Unfortunately, There is More Than One Bad Apple
The Texas Legislature passed, and the Governor recently signed, Senate Bill 7 in an attempt to address what many have come to view as an epidemic of inappropriate relationships between educators and students. This piece of legislation, which becomes effective on September 1, 2017, is one of the most talked about coming out of this legislative session. It is imperative that administrators pay close attention to this law and the topic it covers. Your certificate may depend on it.
Following is a bullet point list of the significant additions to the law in this area:
- The principal must notify the superintendent not later than the seventh business day after the date of an educator’s termination of employment or resignation following an alleged incident of misconduct or the principal knew about an educator’s criminal record.
- The superintendent must now notify the State Board for Educator Certification (“SBEC”) by filing a report with the board not later than the seventh business day after the date the superintendent receives a report from a principal.
- Immunity is still provided for reports made in good faith.
- An educator is now prohibited from inappropriate behavior with any student known to be enrolled in any public or private primary or secondary school.
- Mandatory reporting by a superintendent to SBEC under 21.006(b)(2) is now triggered by termination and evidence of wrongdoing rather than termination based on evidence of wrongdoing.
- The superintendent must complete an investigation of any allegation involving abuse, unlawful acts, romantic relationships, or sexual contact with a student or minor and report it to SBEC even if the educator is terminated or leaves the district.
- Requires notice to parents of a student with whom an educator is alleged to have engaged in misconduct involving abuse, an unlawful act, romantic relationship, or sexual contact.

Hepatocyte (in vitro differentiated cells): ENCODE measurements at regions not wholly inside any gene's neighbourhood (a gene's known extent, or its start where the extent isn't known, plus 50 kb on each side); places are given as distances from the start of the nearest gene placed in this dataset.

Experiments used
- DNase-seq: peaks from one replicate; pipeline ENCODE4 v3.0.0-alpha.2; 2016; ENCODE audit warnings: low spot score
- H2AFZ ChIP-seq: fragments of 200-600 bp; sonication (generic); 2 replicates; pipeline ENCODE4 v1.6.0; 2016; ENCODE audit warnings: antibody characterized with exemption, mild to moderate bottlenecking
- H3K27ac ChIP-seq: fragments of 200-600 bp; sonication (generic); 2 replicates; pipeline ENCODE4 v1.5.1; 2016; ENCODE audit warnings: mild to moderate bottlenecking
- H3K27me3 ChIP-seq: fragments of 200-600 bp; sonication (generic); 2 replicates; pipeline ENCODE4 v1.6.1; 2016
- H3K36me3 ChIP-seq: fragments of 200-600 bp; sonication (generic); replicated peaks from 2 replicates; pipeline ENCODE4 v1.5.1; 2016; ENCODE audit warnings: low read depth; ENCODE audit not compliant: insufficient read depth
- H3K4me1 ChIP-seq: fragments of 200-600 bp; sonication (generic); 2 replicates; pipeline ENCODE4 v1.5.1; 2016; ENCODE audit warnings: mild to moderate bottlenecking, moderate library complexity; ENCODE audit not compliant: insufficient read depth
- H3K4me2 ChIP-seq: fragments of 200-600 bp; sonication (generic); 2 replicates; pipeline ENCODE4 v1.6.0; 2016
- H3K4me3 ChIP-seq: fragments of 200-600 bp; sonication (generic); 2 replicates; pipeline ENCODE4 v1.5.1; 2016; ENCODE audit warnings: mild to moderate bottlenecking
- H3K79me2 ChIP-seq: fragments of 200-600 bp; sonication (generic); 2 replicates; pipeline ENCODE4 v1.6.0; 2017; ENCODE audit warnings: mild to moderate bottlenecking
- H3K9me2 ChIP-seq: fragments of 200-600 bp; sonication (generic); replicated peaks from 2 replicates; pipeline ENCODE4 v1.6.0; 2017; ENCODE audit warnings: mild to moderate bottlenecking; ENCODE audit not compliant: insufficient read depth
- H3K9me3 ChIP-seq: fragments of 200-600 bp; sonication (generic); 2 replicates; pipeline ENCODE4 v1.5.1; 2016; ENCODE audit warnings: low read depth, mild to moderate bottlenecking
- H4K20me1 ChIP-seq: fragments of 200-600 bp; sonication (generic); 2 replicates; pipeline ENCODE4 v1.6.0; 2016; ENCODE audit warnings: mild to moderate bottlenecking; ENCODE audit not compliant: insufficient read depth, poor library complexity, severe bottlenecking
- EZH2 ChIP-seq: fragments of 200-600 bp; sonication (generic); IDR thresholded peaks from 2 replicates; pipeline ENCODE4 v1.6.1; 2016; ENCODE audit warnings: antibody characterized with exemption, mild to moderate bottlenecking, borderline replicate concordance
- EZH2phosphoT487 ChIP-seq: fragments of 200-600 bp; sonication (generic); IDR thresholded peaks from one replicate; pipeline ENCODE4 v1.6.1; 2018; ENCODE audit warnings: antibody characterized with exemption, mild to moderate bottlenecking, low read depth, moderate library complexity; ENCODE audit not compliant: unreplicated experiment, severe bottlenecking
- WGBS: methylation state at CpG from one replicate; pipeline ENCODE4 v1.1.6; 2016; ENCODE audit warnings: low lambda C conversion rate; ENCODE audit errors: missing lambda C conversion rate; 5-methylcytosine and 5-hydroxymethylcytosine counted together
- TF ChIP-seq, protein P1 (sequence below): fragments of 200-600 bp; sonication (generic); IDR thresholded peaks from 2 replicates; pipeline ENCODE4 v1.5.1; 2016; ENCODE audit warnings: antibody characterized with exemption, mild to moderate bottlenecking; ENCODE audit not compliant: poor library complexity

- Although districts currently have policies in place regarding staff/student electronic communications, the policy must now have a provision that staff personal phone numbers and email addresses are not required to be disclosed.
- SBEC is now authorized to impose administrative penalties of up to $10,000 against principals and/or superintendents who fail to comply with the reporting requirements.
- Failure to comply with the reporting requirements with the intent to conceal an educator’s criminal record or alleged incident of misconduct is punishable as a state jail felony.
- Applicants must now disclose if they have even been charged with having an inappropriate relationship with a student.
- If a certified employee assists an educator who has had an inappropriate relationship with a student in gaining employment in another district, that employee’s certificate may be revoked.
- If an educator is convicted of a felony involving an inappropriate relationship, it prohibits TRS payments.
If you would like more information on this topic or seek a review of your district’s policies or procedures regarding this new law, please do not hesitate to contact one of the attorneys at Leasor Crass, P.C.